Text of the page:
There is as yet no reason to believe that whatever Millenials think they want and choose to pursue will be different from what Generation X has pulled off so far.  One of the advantages to embracing a tradition and recognizing that things aren't that new is that without an obligation to think that something needs to be reinvented you can actually refine something.  But I digress ... .


Alastair Roberts wrote recently about Evans, making the case that Evans' identification with Millenials and his own questions about claims attributed to them. Since there's only so many words that seem worth writing about this whole thing we'll settle for fewer of them rather than more.  There are other things to write about in life that are more interesting but we're admittedly not doing a ton of writing lately anyway.

Sunday, July 28, 2013

Triablogue--Steve Hays discusses the popular Hebrews 13:17 prooftext and why ignoring the implied situation the text addresses distorts its real aim.
Obey your leaders and submit to them, for they are keeping watch over your souls, as those who will have to give an account (Heb 13:17).
This is often quoted by high churchman to keep the laity in their place. But it’s important to keep in mind that Biblical commands and prohibitions typically have an implied situation. An implicit or explicit situational context.

To be faithful to Biblical commands and prohibitions means we must make allowance for the implied situation, and apply those biblical injunctions to analogous situations. Far from honoring the authority of Scripture, to disregard the implied situation can make a mockery of original intent.

As I discussed recently, there are well-meaning Christians (e.g. John Murray, Wayne Grudem) who say there are no circumstances in which it is right to lie. They treat the Mosaic prohibition against perjury as a moral absolute.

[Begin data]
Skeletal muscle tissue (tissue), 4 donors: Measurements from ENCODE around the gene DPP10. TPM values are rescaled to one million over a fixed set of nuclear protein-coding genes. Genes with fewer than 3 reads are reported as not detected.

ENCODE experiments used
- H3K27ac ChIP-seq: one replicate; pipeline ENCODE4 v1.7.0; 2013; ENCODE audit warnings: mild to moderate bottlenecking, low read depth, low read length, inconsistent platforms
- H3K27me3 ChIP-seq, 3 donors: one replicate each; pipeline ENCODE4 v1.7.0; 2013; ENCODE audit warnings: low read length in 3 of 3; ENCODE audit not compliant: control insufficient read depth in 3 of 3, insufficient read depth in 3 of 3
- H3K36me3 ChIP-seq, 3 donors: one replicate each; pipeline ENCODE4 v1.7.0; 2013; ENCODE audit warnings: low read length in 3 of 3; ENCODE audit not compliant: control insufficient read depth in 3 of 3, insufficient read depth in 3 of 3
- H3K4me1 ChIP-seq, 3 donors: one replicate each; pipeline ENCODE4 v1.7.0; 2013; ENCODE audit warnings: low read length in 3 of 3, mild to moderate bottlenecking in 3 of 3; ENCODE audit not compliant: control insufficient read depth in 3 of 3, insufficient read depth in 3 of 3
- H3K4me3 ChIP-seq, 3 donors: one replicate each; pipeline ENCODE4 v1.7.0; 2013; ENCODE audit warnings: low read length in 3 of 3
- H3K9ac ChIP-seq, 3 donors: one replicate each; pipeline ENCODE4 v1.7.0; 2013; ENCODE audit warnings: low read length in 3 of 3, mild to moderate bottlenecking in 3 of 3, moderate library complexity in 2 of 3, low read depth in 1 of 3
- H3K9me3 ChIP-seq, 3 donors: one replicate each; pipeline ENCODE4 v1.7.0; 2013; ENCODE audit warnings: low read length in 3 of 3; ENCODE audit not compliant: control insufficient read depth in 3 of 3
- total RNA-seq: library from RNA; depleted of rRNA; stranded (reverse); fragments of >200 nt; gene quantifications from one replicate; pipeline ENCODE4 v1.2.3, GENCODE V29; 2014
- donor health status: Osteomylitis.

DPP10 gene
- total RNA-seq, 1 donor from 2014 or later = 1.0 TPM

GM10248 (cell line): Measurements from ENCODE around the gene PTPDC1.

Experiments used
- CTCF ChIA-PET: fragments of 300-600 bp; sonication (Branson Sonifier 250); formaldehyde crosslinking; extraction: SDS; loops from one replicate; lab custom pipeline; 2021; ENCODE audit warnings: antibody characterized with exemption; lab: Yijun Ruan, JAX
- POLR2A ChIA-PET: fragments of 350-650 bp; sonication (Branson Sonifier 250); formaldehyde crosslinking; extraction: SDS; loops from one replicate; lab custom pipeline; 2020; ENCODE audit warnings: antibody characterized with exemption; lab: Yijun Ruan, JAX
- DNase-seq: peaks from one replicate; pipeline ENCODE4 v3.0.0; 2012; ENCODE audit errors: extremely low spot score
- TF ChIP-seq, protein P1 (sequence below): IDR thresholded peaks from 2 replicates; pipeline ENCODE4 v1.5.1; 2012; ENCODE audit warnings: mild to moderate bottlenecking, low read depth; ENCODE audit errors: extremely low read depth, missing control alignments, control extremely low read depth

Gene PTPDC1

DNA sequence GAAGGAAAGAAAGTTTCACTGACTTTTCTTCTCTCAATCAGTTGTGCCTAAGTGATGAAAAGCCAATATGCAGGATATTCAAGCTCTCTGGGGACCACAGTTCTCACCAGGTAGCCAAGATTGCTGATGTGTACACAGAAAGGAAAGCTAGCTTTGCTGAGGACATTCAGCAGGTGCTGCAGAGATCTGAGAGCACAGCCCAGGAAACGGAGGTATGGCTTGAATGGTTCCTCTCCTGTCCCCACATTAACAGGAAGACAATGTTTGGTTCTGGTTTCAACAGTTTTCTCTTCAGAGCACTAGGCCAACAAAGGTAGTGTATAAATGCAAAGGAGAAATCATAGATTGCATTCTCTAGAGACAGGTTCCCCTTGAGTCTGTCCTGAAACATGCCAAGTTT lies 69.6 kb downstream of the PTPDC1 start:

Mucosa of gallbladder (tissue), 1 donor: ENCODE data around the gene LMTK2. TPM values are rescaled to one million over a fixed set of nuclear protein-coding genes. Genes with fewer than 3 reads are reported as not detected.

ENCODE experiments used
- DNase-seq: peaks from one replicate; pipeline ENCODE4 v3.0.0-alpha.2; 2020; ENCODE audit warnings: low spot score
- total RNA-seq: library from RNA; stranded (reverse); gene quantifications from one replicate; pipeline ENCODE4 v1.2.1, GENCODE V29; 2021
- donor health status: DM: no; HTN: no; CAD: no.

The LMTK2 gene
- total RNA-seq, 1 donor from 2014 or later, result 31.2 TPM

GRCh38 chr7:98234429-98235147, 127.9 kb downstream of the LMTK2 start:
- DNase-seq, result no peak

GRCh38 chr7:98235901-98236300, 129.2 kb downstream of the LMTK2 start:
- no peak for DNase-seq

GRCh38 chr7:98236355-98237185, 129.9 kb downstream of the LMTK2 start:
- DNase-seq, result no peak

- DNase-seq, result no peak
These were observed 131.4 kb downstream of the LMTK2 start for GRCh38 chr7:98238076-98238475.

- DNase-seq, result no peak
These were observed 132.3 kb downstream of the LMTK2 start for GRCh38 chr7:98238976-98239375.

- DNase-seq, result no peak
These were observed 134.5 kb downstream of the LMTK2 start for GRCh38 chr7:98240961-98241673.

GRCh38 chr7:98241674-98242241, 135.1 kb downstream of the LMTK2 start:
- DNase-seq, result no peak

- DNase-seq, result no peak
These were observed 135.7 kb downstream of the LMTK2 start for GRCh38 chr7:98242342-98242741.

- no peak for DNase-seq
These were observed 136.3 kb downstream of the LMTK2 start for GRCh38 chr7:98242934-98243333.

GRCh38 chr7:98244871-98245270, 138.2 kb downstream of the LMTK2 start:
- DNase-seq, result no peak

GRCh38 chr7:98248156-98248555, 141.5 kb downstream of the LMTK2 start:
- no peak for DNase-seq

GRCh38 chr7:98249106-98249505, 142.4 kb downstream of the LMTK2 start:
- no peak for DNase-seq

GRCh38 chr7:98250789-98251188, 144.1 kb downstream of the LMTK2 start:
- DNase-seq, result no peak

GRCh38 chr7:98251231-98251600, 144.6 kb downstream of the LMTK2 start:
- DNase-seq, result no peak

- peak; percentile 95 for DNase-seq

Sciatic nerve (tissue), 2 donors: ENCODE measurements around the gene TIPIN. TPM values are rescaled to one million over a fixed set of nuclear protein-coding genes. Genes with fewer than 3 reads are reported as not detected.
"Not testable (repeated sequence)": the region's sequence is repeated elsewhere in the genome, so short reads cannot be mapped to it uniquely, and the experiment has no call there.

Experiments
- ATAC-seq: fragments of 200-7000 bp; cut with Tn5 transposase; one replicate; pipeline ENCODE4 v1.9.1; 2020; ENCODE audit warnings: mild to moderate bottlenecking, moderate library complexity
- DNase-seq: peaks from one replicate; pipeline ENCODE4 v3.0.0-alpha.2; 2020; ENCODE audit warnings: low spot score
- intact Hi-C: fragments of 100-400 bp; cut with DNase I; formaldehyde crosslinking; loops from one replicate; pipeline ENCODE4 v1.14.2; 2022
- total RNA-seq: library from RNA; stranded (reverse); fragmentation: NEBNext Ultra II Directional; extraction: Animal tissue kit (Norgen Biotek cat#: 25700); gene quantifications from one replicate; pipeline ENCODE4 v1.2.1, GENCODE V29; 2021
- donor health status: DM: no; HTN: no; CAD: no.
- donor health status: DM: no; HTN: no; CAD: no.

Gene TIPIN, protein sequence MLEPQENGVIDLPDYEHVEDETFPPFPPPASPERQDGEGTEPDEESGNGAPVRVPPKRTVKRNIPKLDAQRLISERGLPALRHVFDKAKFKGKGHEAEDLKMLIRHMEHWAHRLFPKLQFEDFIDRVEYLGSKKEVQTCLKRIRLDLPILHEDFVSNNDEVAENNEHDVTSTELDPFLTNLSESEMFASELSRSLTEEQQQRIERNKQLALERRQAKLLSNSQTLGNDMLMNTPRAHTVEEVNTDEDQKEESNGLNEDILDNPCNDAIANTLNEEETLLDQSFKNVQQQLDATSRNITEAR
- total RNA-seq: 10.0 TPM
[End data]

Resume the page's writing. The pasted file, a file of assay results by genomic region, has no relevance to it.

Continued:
But in so doing, they are decoupling the Mosaic prohibitions from the Mosaic law, of which they are a part, and reassigning them to any law code. But can you simply transfer those prohibitions from a just to an unjust law code? If a human law code substitutes darkness for light (Isa 5:20), if attaching the Mosaic prohibitions to an unjust law code would generate a Kafkaesque travesty of justice, are we really honoring the Bible? Or have we perverted justice?

Steve then goes on to raise two concerns about an unconditional prooftexting of Hebrews 13:17
1) there were no established and competing theological, confessional, and other traditions within the early church of the sort we recognize now.  There were no Baptists, Catholics, Methodists, Coptic Orthodox or other easily identifiable strands of differing doctrinal approaches accounted for in the churches as we would recognize them currently. 
2) the passage does not condone unconditional obedience since earlier in the chapter warnings against false teaching as could be promulgated by leadership is brought up. It's possible for leaders to sin
3) the canon was not fully formed or canonized and literacy was significantly less common at the time Hebrews was written.  Now the Bible is available to read and study by vastly more people and the biblical texts hold precedence in a way that an ecclesiology won't.
4) Hebrews was written at a time when apostolic vetting of leadership was feasible which we don't have today.
Cumulative Steve Hays points out that the present day situation in any ecclesiology is sufficiently different from the setting to which Hebrews was written that it is not a matter of some pastor or fan of a certain ecclesiology to just prooftext Hebrews 13:17 to say that you should obey your elders.  If it turns out an elder has lied or committed an injustice there is no necessity to obey that elder, is there? 
... not that Wenatchee The Hatchet is necessarily going to cite any particular kind of case study ...